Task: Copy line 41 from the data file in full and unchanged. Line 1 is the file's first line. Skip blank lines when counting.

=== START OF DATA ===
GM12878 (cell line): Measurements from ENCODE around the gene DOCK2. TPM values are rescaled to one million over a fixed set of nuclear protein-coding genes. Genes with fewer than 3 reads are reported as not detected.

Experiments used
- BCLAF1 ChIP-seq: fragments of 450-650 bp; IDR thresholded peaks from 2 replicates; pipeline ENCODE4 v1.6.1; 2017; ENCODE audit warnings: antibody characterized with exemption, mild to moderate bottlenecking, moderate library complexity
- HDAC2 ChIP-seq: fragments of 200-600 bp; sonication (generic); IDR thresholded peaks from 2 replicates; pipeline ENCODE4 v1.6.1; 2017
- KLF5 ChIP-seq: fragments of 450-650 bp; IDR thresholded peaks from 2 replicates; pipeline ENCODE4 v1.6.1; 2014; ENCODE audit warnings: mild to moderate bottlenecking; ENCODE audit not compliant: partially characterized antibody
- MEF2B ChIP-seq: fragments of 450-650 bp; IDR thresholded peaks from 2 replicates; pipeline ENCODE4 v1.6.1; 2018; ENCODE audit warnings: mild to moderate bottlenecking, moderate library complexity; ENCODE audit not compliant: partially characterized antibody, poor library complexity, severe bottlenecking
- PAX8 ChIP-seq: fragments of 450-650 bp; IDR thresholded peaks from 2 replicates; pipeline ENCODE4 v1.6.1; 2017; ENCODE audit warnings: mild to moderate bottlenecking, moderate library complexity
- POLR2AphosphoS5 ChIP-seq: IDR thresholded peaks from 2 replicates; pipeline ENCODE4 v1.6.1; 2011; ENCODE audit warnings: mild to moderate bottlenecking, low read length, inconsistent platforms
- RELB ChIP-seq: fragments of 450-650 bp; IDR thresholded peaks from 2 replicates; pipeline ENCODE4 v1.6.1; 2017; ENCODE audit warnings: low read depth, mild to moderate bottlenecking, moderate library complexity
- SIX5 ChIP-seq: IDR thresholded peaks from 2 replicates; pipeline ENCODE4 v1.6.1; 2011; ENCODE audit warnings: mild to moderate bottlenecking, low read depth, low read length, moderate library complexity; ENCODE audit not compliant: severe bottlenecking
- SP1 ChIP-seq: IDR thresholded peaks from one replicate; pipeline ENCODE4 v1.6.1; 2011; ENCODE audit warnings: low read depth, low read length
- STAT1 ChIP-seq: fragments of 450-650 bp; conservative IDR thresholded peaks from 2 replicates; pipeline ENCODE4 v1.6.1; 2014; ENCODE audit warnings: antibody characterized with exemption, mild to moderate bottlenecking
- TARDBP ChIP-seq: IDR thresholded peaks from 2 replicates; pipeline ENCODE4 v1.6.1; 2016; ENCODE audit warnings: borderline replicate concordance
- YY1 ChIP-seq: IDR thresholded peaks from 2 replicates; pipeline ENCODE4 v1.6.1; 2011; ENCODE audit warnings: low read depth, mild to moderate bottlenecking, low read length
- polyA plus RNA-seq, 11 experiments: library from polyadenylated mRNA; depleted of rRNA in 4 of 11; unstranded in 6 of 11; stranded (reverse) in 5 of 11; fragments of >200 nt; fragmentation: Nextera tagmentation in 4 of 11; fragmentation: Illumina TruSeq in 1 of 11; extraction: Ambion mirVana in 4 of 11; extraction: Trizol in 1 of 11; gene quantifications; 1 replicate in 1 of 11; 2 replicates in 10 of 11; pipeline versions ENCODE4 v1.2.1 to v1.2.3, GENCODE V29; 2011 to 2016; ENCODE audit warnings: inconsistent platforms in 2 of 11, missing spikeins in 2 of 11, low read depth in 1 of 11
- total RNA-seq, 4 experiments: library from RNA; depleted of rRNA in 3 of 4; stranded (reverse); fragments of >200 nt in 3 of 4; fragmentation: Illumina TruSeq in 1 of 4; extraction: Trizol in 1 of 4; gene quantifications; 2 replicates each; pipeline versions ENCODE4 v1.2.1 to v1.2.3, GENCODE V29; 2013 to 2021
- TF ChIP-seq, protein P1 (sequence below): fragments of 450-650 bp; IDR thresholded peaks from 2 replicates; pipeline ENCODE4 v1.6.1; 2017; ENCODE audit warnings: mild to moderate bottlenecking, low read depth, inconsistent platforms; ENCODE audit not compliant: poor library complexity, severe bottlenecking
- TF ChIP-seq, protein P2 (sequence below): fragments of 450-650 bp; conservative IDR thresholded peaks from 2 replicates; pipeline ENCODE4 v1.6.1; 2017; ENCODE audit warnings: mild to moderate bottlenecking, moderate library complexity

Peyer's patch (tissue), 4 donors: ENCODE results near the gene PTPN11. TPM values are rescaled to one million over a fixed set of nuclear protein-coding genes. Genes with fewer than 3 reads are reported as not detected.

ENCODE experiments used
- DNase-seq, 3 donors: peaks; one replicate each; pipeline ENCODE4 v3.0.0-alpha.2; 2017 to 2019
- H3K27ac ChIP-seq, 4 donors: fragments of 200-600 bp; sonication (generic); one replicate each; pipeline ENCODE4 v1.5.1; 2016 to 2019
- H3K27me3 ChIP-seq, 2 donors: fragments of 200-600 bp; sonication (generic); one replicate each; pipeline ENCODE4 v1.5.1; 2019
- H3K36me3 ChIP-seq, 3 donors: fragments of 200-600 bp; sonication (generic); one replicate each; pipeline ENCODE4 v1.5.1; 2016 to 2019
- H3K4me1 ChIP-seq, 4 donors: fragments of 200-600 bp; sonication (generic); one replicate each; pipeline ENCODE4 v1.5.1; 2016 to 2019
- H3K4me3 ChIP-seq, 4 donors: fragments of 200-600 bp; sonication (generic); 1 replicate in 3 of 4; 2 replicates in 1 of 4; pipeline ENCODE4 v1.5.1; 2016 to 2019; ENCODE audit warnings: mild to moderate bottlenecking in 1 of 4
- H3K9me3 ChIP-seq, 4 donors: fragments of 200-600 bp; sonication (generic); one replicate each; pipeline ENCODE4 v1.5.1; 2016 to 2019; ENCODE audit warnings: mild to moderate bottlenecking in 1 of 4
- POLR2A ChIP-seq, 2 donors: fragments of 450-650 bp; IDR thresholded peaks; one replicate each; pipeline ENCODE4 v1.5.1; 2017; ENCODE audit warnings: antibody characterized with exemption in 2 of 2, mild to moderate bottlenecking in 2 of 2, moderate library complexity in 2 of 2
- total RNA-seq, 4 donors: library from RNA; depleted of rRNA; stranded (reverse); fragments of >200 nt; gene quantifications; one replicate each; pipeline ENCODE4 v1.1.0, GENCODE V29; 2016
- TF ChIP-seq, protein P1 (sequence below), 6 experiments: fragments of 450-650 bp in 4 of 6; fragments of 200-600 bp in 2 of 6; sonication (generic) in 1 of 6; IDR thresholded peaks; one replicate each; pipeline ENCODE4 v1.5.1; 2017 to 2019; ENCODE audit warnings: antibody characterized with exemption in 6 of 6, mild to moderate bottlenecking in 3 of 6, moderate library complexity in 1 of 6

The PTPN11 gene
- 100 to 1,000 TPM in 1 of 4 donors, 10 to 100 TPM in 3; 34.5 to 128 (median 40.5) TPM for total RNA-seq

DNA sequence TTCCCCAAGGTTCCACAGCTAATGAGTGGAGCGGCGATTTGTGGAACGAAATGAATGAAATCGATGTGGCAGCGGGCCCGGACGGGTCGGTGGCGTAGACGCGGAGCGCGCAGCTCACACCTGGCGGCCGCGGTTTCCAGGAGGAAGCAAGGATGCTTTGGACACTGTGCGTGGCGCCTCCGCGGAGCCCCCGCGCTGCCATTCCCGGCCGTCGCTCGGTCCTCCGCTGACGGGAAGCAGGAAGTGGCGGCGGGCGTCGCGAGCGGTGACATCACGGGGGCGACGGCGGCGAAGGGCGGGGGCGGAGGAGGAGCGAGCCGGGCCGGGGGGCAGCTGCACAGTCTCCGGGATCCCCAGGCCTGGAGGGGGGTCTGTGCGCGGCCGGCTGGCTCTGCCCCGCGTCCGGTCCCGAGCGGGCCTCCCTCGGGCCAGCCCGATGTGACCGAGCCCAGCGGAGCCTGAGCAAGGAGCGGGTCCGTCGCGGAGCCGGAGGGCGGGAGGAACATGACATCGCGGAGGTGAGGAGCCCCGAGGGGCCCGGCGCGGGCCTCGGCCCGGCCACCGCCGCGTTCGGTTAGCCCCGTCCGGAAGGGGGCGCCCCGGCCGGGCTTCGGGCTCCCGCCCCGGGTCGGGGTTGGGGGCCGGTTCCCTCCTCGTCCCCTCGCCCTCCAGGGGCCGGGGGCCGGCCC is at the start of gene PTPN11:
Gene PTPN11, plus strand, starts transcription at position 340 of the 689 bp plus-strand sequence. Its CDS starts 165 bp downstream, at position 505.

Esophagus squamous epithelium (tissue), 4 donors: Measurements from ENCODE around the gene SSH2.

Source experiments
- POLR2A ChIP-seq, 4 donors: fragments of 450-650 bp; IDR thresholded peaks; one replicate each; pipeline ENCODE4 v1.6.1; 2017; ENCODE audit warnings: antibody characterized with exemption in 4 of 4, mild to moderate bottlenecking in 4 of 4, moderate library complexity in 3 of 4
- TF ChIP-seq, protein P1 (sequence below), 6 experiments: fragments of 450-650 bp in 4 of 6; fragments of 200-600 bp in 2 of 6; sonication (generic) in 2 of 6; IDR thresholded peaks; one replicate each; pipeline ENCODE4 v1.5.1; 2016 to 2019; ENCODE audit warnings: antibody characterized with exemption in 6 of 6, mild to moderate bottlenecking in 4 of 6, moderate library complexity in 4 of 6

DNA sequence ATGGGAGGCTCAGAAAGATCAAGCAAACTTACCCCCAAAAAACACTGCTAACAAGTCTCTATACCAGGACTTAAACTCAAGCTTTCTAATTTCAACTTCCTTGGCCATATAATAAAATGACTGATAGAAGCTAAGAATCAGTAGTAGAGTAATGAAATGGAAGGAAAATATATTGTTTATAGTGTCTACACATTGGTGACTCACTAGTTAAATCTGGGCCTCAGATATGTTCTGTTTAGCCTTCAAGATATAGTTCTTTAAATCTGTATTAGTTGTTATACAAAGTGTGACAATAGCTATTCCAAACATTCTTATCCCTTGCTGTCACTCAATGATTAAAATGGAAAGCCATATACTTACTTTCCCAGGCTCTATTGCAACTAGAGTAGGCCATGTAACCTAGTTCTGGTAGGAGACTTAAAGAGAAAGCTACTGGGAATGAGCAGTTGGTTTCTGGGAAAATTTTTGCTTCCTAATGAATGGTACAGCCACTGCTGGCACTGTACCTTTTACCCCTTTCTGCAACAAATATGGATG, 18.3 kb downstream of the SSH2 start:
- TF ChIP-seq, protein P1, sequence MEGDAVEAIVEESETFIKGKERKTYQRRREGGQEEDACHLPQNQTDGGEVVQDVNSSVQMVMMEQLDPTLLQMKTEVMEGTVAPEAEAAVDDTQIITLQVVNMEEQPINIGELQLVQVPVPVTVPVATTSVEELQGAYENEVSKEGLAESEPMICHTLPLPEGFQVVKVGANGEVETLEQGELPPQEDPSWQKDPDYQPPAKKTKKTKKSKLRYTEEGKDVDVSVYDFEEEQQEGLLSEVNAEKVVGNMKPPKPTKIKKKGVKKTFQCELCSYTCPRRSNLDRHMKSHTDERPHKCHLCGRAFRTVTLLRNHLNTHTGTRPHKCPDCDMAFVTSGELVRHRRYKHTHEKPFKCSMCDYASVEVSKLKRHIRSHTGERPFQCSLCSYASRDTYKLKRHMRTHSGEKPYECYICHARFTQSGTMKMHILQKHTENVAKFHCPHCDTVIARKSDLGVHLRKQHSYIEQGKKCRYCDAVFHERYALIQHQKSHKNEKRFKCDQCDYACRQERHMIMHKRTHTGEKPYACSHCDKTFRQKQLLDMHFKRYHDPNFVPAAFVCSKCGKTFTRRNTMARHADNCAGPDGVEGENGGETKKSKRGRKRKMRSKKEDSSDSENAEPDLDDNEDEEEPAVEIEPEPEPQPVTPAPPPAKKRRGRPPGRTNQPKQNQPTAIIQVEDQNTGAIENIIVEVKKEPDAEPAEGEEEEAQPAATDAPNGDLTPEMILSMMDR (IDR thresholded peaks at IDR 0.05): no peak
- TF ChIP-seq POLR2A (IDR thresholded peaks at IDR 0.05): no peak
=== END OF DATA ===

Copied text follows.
- TF ChIP-seq POLR2A (IDR thresholded peaks at IDR 0.05): no peak